Can you print it out and send me a hardcover copy? that'd be soooo cool ...well, at least until the next prime number is found.

Re:Write the whole number (1)

vlm (69642) | about a year and a half ago | (#42799019)

Can you print it out and send me a hardcover copy? that'd be soooo cool ...well, at least until the next prime number is found.

Better idea: Tattoo

Why 2^n-1 (1)

bigsexyjoe (581721) | about a year and a half ago | (#42798485)

I know that that is called a Mersenne prime. Why do they always look for primes of that form? Are these numbers more likely to be prime? Why don't they start looking for primes of the form 2^n+1?

Re:Why 2^n-1 (4, Informative)

godrik (1287354) | about a year and a half ago | (#42798613)

number of the form 2^n-1 are Mersenne numbers which are much more likely to be prime than a randomly chosen odd number. Also, we have "simple" test for these number to weed out many Mersenne numbers that are not prime. Once you have a Mersenne number that passed the "simple" primality test, there is a good chance that it will really be a prime number.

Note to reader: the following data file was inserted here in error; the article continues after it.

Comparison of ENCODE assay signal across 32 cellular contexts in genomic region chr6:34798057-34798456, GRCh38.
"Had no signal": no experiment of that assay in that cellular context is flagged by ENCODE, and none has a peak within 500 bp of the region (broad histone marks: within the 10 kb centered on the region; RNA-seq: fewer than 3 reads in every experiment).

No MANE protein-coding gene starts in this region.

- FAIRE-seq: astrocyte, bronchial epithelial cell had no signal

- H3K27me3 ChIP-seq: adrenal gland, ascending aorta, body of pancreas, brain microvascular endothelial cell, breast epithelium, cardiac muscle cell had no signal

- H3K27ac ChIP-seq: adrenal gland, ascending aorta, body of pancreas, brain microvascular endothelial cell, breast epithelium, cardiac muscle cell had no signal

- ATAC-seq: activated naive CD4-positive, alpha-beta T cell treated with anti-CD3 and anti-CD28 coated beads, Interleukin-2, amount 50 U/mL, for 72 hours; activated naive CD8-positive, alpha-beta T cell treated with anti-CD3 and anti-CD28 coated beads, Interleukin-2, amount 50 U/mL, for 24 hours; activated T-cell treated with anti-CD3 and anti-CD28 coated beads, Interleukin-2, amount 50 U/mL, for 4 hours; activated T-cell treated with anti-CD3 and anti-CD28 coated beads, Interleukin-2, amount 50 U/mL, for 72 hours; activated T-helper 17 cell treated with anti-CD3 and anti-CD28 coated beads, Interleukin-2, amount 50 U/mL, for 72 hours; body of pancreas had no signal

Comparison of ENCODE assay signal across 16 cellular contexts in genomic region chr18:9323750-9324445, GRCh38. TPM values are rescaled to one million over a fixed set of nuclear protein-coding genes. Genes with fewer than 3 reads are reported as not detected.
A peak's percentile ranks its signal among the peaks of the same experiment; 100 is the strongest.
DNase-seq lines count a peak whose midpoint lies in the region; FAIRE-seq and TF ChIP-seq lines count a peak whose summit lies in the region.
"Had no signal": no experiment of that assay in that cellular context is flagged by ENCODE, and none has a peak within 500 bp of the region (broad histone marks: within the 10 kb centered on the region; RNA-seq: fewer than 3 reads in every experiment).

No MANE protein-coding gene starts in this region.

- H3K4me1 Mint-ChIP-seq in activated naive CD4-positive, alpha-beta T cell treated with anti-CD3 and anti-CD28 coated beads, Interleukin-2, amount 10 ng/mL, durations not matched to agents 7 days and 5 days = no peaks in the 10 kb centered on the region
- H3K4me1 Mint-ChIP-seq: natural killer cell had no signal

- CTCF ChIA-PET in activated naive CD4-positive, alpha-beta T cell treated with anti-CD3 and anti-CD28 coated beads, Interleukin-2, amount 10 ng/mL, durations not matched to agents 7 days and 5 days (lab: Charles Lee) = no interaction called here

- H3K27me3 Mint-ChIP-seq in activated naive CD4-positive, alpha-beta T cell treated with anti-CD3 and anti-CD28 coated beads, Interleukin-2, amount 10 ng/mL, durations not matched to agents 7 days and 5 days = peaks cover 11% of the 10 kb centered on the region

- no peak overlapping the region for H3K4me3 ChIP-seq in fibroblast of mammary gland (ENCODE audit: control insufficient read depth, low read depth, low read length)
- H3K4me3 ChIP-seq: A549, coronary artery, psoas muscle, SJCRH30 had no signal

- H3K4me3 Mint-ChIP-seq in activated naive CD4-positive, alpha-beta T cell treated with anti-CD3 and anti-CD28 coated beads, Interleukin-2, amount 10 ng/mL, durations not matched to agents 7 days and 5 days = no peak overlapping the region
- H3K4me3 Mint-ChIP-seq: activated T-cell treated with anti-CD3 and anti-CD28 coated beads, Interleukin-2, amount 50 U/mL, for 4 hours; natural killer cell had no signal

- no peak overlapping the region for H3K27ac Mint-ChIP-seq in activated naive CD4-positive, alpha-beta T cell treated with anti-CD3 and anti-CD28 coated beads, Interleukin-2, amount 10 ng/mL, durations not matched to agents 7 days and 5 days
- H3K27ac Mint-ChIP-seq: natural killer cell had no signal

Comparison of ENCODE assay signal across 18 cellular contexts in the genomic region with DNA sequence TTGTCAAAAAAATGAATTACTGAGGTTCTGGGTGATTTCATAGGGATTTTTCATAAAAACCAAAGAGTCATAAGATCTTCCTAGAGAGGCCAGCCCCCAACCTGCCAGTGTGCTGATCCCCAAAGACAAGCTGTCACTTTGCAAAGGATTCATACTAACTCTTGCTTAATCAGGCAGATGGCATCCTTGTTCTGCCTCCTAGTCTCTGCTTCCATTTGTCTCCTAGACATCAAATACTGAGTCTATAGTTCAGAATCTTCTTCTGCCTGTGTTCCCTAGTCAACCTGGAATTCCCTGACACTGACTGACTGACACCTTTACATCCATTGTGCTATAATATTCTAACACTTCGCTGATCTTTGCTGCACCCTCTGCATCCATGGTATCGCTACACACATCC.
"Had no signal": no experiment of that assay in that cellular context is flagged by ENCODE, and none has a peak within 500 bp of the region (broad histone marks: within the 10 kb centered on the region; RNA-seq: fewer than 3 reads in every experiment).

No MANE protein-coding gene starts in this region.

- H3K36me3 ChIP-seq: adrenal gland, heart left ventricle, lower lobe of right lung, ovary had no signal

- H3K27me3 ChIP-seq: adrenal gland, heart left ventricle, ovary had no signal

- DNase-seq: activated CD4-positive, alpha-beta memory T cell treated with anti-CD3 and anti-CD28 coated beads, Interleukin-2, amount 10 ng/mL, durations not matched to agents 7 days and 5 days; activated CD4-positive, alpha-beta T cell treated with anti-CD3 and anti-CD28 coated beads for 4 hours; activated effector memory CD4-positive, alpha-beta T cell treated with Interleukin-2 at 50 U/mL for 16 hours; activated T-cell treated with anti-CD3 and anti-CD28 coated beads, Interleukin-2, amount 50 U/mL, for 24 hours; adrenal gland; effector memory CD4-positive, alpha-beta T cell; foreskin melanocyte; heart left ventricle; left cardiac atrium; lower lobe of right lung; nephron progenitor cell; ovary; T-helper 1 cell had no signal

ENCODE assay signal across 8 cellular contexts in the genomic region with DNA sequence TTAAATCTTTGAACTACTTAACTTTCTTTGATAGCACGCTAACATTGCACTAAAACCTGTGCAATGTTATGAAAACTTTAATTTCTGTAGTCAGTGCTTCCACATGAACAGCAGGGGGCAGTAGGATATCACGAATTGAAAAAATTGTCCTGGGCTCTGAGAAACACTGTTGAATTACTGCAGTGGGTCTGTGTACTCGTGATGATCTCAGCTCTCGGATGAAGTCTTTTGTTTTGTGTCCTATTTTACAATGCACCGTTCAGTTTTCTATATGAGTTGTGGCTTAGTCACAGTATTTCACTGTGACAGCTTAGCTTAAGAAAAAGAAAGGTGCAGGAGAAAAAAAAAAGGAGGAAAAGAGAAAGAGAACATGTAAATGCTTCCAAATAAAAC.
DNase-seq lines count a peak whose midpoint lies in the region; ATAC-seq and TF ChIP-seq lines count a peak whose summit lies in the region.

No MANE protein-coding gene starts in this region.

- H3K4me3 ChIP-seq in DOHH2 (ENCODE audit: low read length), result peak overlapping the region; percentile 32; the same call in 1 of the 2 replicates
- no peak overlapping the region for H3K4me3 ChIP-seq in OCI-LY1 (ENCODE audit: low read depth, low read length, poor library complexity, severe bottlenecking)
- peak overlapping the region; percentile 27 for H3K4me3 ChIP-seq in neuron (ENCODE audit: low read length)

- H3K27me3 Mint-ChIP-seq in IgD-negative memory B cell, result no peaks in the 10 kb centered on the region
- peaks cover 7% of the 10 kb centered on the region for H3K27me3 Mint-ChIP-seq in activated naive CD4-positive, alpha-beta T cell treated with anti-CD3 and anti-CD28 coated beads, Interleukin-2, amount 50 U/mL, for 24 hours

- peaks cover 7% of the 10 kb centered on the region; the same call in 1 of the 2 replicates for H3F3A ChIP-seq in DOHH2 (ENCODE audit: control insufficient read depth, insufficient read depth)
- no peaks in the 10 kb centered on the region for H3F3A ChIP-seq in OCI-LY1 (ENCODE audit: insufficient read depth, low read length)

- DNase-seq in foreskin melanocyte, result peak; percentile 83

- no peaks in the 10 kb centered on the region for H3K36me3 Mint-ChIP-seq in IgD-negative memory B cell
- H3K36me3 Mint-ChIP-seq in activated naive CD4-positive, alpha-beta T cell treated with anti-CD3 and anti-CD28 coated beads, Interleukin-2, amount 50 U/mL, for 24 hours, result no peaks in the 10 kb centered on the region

Re:Why 2^n-1 (1)

Anonymous Coward | about a year and a half ago | (#42798971)

I doubt that numbers of the form 2^n-1 are more likely to be prime than a randomly chosen odd number (of the same length). Do you have a reference to back up your claim?

Re:Why 2^n-1 (0)

Anonymous Coward | about a year and a half ago | (#42798627)

Isn't 2^n-1 all ones in binary. Maybe that's why.

Re:Why 2^n-1 (4, Informative)

Anonymous Coward | about a year and a half ago | (#42798833)

There is a very fast primality test for Mersenne numbers, the Lucas–Lehmer primality test. [wikipedia.org]
2^n+1 is prime only if it's a Fermat prime, n=2^k. None of these are known to be prime for k>4, and there probably aren't any more, whereas there are probably infinitely many Mersenne primes.